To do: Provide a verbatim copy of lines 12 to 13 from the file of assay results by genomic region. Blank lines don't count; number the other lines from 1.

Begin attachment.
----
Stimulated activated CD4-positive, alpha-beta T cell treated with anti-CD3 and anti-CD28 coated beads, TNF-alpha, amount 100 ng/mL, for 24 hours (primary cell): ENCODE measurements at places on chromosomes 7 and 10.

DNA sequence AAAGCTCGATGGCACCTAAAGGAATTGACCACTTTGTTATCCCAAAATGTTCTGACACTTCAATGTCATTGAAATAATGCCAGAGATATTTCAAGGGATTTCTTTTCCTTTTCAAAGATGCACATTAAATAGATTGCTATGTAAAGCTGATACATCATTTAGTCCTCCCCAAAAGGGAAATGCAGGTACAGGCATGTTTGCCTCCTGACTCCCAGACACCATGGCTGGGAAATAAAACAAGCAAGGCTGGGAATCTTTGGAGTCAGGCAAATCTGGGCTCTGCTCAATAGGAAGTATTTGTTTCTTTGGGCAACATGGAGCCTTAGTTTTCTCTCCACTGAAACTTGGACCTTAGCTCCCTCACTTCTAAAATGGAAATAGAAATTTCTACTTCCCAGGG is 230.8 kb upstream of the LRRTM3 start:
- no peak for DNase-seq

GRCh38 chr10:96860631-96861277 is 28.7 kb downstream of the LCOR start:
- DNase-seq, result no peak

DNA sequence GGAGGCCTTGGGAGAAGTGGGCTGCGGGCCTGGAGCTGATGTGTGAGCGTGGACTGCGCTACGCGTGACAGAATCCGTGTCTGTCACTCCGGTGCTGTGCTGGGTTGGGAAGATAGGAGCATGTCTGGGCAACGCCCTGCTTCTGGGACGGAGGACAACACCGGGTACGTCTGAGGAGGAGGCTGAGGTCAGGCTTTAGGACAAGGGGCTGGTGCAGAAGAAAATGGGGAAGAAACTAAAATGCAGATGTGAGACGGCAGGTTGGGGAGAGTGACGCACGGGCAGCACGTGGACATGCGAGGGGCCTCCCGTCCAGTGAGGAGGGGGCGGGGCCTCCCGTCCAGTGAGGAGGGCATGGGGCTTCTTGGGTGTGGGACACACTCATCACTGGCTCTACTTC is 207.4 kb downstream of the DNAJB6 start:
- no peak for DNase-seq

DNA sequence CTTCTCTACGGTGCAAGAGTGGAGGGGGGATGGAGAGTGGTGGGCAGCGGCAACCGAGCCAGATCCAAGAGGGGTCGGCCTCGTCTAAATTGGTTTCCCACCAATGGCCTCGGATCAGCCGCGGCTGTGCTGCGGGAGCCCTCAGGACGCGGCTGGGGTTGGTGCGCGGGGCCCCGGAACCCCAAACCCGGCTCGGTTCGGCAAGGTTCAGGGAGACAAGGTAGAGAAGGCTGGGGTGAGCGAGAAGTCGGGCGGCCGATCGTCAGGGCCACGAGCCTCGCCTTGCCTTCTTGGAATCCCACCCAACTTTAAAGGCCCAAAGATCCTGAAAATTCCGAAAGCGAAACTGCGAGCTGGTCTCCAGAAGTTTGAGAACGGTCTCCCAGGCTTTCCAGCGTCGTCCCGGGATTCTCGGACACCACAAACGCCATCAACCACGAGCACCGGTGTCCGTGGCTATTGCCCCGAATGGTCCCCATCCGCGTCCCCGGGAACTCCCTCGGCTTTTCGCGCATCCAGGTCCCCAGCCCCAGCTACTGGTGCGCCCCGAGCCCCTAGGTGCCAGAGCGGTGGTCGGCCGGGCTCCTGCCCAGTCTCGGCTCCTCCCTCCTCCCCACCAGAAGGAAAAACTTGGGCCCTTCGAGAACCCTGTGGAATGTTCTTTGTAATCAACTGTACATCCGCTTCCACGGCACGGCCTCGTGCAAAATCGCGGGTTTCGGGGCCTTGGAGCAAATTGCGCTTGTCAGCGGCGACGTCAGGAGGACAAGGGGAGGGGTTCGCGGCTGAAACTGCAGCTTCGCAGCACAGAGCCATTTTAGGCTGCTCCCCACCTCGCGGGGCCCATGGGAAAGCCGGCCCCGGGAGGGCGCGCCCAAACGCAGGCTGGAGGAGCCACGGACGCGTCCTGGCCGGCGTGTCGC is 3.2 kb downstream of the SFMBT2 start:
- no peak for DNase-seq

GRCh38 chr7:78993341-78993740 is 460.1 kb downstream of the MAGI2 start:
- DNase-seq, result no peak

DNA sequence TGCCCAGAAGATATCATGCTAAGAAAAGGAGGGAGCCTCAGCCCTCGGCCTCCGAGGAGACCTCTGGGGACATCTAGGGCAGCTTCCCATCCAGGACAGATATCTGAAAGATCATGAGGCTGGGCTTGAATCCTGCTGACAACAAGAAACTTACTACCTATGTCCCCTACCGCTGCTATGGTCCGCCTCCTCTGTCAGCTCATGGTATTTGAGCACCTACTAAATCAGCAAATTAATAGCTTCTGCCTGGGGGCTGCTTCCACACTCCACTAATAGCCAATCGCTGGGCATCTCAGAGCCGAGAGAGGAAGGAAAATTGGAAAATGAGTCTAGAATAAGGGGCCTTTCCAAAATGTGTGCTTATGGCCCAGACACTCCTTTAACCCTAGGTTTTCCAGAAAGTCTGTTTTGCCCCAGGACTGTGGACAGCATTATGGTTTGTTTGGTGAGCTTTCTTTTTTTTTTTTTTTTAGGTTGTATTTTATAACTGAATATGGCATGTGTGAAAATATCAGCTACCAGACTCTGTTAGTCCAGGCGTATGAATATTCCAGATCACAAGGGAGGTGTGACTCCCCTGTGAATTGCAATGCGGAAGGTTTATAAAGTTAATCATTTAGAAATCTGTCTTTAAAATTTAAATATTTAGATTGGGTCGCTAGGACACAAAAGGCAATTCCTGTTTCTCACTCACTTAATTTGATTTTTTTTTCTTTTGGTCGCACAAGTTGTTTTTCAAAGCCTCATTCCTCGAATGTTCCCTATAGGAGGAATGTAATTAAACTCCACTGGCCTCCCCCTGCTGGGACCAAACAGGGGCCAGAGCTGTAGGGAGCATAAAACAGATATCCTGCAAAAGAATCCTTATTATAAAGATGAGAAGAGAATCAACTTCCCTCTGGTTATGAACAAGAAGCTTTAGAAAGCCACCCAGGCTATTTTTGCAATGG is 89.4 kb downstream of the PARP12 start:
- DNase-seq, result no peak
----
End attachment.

DNA sequence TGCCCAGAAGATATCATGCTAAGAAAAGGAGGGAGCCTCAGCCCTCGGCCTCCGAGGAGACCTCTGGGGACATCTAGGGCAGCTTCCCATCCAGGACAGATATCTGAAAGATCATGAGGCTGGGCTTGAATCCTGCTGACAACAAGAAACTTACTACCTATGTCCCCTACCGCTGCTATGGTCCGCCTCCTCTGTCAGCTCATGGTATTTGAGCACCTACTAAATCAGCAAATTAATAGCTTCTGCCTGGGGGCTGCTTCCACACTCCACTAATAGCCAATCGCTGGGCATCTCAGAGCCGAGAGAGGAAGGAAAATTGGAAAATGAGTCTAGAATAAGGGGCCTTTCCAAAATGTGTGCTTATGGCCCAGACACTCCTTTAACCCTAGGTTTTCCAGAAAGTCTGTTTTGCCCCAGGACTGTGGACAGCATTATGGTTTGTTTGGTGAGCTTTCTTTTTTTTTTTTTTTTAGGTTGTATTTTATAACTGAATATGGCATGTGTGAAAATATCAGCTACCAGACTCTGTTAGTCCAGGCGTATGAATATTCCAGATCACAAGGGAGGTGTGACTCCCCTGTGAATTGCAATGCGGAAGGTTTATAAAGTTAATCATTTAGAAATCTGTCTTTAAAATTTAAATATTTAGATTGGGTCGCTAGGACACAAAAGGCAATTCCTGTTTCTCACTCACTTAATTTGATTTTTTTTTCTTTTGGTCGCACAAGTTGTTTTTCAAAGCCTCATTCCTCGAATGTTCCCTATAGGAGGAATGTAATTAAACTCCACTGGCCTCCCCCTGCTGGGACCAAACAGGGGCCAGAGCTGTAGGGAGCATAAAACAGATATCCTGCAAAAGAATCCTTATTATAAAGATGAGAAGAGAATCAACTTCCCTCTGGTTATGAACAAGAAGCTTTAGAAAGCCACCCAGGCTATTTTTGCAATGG is 89.4 kb downstream of the PARP12 start:
- DNase-seq, result no peak